Regarding the $15,000, Shellhammer explained, “We don’t limit how those dollars are used, but we decide upfront on goals the companies are trying to reach during the cohort. As long as companies stay engaged and progress to those goals, the funding is provided to support however they deem best.”

Cohort participants are also eligible for support from multiple programs in the Office of Entrepreneurship and Innovation, including the Venture Intern Program and the Venture Mentoring Service.

Shellhammer said the mentorship component is perhaps the most significant benefit.

“I’ve had no shortage of great mentors that want to help,” he said. Shellhammer and the mentors have a great list of business contacts with the connections and expertise to assist with everything from brand marketing to sourcing parts from locations around the globe.

Additionally, almost every cohort participant receives an intern that is a student from the Venture Intern Program. “The intern gets paid from a grant, giving a free intern to the company and the students get an amazing experience,” Shellhammer explained. “All of these people that are building these companies have full-time jobs and families. So to add a student is an amazing extra benefit. This is work. The U of A connection actually makes this really huge.”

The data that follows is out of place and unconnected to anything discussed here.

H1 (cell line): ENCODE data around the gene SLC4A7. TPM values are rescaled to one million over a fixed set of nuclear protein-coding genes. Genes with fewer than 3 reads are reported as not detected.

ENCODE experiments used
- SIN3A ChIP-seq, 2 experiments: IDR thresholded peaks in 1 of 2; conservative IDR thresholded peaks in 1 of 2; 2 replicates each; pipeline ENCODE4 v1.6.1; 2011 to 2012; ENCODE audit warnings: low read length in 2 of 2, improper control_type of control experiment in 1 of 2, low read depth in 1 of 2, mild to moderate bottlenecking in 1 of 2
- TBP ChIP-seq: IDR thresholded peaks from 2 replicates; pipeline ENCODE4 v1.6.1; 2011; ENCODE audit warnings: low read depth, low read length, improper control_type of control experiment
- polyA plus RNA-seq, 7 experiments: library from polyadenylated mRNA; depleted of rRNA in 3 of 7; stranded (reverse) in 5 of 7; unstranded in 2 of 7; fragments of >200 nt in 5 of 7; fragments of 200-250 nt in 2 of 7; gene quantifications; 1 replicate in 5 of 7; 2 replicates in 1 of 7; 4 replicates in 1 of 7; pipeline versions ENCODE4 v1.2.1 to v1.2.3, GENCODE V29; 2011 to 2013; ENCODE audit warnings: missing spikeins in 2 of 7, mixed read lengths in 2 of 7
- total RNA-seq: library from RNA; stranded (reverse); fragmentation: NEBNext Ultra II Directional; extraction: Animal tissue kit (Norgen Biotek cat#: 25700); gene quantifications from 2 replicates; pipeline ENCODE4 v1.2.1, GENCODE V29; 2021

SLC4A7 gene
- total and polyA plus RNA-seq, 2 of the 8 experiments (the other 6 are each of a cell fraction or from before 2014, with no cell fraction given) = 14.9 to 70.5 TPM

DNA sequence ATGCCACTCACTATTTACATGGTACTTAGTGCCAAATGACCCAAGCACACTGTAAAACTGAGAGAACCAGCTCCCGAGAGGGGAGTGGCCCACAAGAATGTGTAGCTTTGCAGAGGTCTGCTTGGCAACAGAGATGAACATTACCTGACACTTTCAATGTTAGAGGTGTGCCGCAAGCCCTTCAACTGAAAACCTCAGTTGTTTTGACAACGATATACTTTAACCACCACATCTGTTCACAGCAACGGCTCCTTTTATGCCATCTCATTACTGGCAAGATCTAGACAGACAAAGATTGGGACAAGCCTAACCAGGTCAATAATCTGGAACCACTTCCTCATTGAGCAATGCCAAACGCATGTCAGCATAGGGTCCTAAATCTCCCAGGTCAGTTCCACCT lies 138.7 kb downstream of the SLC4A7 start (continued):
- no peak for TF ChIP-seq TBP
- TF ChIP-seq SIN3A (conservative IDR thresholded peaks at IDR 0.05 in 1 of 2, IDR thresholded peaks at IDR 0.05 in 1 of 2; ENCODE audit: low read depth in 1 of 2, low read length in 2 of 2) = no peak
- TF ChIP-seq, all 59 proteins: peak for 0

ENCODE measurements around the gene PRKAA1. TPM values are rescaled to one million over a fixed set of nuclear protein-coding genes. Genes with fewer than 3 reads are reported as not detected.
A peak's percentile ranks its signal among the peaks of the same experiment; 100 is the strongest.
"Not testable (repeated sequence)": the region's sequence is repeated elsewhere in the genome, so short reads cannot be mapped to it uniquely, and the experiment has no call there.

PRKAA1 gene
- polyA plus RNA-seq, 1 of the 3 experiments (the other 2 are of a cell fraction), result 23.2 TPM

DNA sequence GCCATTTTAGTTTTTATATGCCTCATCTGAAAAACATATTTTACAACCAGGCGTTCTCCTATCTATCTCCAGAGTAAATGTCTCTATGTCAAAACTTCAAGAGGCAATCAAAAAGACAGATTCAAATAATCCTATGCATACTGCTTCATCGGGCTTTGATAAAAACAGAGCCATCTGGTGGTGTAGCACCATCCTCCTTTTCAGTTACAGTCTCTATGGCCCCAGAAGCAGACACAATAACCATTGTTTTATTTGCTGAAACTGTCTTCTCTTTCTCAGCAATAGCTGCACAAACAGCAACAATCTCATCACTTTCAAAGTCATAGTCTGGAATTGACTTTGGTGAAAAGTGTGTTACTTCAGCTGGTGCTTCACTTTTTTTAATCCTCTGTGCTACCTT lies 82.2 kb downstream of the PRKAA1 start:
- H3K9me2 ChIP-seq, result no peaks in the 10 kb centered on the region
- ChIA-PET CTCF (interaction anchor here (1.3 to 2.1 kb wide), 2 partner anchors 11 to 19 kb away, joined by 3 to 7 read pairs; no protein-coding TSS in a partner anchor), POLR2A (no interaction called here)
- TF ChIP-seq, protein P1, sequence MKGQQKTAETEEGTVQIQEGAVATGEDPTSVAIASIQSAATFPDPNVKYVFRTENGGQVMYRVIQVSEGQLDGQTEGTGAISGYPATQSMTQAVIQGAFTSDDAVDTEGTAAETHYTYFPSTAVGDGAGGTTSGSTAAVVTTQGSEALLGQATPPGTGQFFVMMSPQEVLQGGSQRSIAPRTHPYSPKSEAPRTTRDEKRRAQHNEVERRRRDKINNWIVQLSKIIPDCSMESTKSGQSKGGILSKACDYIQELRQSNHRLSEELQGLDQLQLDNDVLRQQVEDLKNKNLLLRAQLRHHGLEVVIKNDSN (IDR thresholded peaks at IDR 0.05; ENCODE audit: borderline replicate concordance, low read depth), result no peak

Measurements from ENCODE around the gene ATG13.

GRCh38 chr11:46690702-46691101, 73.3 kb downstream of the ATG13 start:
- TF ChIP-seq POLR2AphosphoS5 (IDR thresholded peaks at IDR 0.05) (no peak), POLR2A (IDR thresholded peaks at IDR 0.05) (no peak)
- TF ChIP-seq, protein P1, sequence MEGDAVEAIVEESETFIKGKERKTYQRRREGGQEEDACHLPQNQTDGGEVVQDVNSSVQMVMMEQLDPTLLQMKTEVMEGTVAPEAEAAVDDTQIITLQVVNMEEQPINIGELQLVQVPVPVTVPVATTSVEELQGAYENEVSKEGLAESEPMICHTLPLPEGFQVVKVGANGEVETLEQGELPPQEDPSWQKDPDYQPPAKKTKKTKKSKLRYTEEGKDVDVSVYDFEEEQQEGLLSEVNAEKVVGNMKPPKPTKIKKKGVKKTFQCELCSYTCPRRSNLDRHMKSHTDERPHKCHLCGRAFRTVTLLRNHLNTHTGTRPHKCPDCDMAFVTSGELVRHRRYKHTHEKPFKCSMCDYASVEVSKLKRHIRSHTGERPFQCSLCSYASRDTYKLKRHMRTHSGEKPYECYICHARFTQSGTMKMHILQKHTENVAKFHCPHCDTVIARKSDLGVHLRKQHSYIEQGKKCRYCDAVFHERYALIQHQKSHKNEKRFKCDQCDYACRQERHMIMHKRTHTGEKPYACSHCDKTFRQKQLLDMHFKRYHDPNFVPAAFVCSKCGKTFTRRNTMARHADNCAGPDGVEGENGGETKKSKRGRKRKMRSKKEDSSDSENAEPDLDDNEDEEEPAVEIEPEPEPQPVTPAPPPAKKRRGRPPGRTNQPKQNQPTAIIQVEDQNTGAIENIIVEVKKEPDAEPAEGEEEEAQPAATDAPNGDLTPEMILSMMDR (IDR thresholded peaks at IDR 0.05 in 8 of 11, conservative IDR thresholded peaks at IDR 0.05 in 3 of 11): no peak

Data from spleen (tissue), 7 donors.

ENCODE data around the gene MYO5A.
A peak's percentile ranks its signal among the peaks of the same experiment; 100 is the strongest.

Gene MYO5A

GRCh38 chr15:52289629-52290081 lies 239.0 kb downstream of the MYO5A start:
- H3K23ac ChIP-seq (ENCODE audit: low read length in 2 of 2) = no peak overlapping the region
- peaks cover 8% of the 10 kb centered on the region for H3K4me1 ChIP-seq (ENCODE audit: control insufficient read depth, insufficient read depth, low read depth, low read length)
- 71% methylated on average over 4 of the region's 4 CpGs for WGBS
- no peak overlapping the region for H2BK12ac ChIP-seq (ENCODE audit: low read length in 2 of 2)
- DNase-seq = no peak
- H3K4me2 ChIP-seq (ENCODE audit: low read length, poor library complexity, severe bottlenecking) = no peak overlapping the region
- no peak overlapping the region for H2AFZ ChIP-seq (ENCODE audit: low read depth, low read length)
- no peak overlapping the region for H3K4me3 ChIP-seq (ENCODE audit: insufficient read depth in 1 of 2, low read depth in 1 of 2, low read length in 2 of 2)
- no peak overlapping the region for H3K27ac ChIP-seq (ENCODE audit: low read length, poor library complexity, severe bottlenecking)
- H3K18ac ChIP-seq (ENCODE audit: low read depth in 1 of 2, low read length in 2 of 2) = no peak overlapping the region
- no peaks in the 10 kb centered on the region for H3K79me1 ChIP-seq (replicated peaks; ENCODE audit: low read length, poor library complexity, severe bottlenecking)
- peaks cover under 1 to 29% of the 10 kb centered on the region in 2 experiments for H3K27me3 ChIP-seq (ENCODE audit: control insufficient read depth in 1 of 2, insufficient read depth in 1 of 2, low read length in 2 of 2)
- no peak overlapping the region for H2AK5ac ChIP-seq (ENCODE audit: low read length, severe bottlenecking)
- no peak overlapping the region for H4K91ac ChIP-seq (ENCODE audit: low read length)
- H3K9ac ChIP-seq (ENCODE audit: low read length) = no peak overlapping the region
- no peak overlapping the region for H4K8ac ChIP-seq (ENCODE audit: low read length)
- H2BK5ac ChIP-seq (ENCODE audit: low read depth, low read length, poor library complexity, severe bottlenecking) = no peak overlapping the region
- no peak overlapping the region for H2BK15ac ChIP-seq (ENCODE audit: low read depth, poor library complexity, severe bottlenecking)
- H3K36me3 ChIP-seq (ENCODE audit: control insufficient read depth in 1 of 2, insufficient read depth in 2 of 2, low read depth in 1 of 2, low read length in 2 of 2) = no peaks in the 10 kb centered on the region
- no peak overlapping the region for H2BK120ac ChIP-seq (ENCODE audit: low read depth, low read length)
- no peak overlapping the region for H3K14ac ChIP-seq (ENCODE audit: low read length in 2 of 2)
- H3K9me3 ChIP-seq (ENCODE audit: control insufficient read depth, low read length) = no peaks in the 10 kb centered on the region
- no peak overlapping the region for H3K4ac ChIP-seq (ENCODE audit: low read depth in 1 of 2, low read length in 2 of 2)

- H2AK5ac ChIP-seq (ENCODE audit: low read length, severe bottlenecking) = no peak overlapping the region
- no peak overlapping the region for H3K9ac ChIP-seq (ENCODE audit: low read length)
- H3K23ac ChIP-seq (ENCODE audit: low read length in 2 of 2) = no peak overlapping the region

Shellhammer said most of the cohort participants are from the local area because he requires in-person participation for the whole 12 weeks. However, currently, someone from California is interested in applying because his day job allows him to work remotely, making it possible for him to come to Bentonville for three months.

“I expect the application pool to keep getting broader,” Shellhammer said.

Part of the reason for requiring people to come to Bentonville for the cohort program is to show them what the area has to offer for businesses. The program has the potential of stimulating significant economic impact for the region.

GORP’s mission also fits with the goals of the new Arkansas Office of Outdoor Recreation, headed by Katherine Andrews. Focused on the economy of the outdoor industry, OOR seeks to grow companies in the state to produce more jobs and economic output; bring outdoor companies to headquarter in Arkansas, or assist in building new companies in the state.

“We want to be her arm to build new ones,” Shellhammer said. He added that GORP wants to support local mom-and-pop businesses and help the hospitality industry.